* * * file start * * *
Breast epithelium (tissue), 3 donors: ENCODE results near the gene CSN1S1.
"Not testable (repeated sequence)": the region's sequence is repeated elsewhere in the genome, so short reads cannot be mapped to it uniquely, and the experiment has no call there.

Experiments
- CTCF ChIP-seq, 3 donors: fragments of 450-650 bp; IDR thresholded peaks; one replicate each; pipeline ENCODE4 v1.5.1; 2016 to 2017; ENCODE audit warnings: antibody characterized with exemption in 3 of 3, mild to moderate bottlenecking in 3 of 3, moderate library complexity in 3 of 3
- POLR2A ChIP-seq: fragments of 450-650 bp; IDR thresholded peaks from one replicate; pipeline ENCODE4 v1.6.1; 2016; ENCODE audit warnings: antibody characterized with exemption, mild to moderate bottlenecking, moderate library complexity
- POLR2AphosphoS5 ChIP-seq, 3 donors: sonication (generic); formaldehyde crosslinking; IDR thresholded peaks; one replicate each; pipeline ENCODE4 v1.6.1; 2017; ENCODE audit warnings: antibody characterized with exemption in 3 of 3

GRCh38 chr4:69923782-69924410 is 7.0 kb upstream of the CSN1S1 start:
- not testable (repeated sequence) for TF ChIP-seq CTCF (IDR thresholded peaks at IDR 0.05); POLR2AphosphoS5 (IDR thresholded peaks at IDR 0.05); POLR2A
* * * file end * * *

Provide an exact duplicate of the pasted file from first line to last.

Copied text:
Breast epithelium (tissue), 3 donors: ENCODE results near the gene CSN1S1.
"Not testable (repeated sequence)": the region's sequence is repeated elsewhere in the genome, so short reads cannot be mapped to it uniquely, and the experiment has no call there.

Experiments
- CTCF ChIP-seq, 3 donors: fragments of 450-650 bp; IDR thresholded peaks; one replicate each; pipeline ENCODE4 v1.5.1; 2016 to 2017; ENCODE audit warnings: antibody characterized with exemption in 3 of 3, mild to moderate bottlenecking in 3 of 3, moderate library complexity in 3 of 3
- POLR2A ChIP-seq: fragments of 450-650 bp; IDR thresholded peaks from one replicate; pipeline ENCODE4 v1.6.1; 2016; ENCODE audit warnings: antibody characterized with exemption, mild to moderate bottlenecking, moderate library complexity
- POLR2AphosphoS5 ChIP-seq, 3 donors: sonication (generic); formaldehyde crosslinking; IDR thresholded peaks; one replicate each; pipeline ENCODE4 v1.6.1; 2017; ENCODE audit warnings: antibody characterized with exemption in 3 of 3

GRCh38 chr4:69923782-69924410 is 7.0 kb upstream of the CSN1S1 start:
- not testable (repeated sequence) for TF ChIP-seq CTCF (IDR thresholded peaks at IDR 0.05); POLR2AphosphoS5 (IDR thresholded peaks at IDR 0.05); POLR2A